Israeli prime minister Benjamin Netanyahu speaks during a press conference about the coronavirus COVID-19, at the Prime Ministers office in Jerusalem on March 25, 2020. 

Although I am not young, prior to this month, I had not lived through an event of such monumental historical proportions that schoolchildren would be studying it for centuries to come. The last one that might have qualified for such status was World War II.

But we are all living through such an event now. When it passes, the COVID-19 pandemic will provide a case study in how some governments and leaders rose to the occasion and protected their populations and how others were either too timid or lacking in foresight to take the necessary steps to avoid total calamity. A global event of such proportions also has the potential to bring out the best and worse in all of us, providing us with the opportunity, first and foremost, to protect ourselves and our families, but also to demonstrate either selfishness or selflessness as the epidemic takes its course.

The inexplicable hoarding of toilet paper in the United States and Israel have been in the spotlight, but the most widespread yet invisible selfish act is being committed largely by young people who are asymptomatic, but may be infected and yet recklessly expose others.

As a former Clevelander living in Israel, I am also struck by the slow response to the disaster in much of the United States compared to Israel, which is under almost total lockdown. I have not held back in prior columns over my distaste for Prime Minister Benjamin Netanyahu. In the current crisis, he has come in for criticism for engaging in scaremongering for his own political gain and for sidelining the medical experts at the Health Ministry. There may be truth to both claims, but in his appearances on Israeli television, he has shown mastery of the facts and has effectively communicated the magnitude of the threat. He is smart and is demonstrating true leadership in a crisis.

When it comes to leadership, I have also been impressed with Ohio Gov. Mike DeWine’s sense of initiative. One thing that every expert seems to agree on is that drastic action is required to stem the spread of the virus and that the longer this is delayed, the more people will die and the greater the likelihood that the medical system will be overwhelmed.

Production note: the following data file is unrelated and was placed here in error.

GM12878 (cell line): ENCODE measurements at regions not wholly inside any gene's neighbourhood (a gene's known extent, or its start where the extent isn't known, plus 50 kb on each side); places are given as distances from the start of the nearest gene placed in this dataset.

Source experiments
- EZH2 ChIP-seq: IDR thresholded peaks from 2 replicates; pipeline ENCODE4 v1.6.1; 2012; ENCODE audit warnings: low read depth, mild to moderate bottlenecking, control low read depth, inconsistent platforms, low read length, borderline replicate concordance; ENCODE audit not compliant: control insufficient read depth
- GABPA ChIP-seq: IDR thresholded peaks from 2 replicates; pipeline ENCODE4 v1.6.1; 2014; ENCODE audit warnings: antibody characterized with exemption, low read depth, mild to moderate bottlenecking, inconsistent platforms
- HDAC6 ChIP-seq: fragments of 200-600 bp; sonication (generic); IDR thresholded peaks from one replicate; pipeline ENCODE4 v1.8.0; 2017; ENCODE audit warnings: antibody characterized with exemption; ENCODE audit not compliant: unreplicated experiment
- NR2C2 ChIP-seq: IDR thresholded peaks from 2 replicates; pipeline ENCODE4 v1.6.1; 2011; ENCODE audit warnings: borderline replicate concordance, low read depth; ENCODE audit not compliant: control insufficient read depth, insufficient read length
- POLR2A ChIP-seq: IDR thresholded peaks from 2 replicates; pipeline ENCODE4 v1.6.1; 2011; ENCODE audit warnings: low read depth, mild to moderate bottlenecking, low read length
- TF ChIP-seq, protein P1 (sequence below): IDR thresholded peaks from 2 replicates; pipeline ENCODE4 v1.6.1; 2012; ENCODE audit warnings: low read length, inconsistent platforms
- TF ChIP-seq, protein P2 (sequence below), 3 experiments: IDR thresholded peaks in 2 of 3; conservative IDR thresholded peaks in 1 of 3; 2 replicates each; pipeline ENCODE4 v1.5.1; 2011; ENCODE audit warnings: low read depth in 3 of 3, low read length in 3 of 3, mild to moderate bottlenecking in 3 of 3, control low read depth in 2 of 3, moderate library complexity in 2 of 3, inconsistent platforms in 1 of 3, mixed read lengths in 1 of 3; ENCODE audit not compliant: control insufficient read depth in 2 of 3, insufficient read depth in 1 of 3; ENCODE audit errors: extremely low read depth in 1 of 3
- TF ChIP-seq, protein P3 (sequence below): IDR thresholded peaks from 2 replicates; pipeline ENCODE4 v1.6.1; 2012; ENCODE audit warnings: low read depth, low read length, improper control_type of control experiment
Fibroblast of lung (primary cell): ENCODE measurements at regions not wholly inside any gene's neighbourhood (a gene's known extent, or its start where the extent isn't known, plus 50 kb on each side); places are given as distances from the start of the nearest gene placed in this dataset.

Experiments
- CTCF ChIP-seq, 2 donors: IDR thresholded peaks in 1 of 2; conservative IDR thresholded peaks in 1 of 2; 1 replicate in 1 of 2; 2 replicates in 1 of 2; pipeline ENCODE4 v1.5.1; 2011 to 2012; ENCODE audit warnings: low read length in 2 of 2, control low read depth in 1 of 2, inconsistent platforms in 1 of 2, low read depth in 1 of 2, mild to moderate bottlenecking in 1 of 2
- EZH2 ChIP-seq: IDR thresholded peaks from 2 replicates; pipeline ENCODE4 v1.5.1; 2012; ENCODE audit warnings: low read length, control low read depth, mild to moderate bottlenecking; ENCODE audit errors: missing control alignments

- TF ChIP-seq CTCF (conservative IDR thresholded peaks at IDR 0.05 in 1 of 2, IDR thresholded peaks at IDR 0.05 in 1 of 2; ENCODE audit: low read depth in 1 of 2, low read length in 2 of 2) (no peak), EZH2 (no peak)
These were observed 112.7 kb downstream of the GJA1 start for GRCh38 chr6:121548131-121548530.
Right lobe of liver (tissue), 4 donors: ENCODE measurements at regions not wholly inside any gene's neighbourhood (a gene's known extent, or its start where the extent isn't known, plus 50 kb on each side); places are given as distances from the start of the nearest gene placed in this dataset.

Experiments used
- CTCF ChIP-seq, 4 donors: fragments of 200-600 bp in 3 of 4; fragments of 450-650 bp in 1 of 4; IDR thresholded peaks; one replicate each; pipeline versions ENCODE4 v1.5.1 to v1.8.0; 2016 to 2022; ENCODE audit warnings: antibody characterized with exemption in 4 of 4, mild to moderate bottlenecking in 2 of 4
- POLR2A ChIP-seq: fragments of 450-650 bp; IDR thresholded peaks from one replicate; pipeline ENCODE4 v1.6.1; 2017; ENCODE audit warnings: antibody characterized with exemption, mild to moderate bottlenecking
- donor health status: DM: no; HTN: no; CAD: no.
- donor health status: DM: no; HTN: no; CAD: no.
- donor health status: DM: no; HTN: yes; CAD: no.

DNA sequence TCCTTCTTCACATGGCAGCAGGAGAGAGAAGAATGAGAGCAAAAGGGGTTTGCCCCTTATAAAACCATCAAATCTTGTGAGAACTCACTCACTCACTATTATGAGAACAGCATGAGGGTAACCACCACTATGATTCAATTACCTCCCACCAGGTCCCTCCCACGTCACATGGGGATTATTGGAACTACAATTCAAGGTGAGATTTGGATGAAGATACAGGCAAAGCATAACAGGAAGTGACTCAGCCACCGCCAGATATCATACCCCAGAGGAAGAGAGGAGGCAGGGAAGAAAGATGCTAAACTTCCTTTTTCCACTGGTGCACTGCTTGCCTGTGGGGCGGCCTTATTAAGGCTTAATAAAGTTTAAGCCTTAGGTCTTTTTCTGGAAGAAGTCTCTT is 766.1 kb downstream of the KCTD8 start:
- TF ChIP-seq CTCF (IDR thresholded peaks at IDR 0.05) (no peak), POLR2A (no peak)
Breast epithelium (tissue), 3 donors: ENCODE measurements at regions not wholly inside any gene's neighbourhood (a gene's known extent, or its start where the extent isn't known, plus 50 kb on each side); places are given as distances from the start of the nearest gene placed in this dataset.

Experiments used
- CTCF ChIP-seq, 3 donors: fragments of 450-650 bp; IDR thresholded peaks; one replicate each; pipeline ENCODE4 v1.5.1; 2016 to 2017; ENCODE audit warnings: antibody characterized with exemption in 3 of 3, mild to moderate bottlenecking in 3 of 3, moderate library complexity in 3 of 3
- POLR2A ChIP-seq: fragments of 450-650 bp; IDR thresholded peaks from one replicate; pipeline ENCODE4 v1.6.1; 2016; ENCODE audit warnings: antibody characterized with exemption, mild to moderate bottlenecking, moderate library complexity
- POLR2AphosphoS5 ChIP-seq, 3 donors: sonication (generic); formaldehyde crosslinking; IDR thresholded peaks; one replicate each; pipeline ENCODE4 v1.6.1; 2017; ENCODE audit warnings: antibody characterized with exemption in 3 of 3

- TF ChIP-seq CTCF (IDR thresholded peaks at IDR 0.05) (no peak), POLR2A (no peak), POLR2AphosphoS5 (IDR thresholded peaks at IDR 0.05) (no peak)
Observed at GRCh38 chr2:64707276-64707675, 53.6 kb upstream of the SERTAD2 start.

It’s a shame that DeWine has had to step into the forefront to fill the vacuum in leadership left by the Trump administration. Of all of President Donald Trump’s failings as a president, the current crisis will probably go down in history as his most serious failure. At a time when well-informed, decision-making and resolute leadership are critical, Israel has such a leader. Unfortunately, at the national level, the United States does not.

Israelis have been confined to just more than 100 yards from home, other than to go to work, to shop for food or medicine, or to go to the doctor. That means no Friday night dinners with my adult children, no jog around the neighborhood and no visit to a restaurant.

On the plus side, the lockdown has given me time to read books that I hadn’t gotten around to and time to catch up on sleep. It has also hammered home that life needs to be appreciated to its fullest. However long this crisis lasts, I will be left with a much greater appreciation when it’s over of things that I had always taken for granted. And that’s a major gift.

Cliff Savren is a former Clevelander who covers the Middle East for the Cleveland Jewish News from Ra’anana, Israel. To read more of Savren’s columns, visit


Letters, commentaries and opinions appearing in the Cleveland Jewish News do not necessarily reflect the opinions of the Cleveland Jewish Publication Company, its board, officers or staff.

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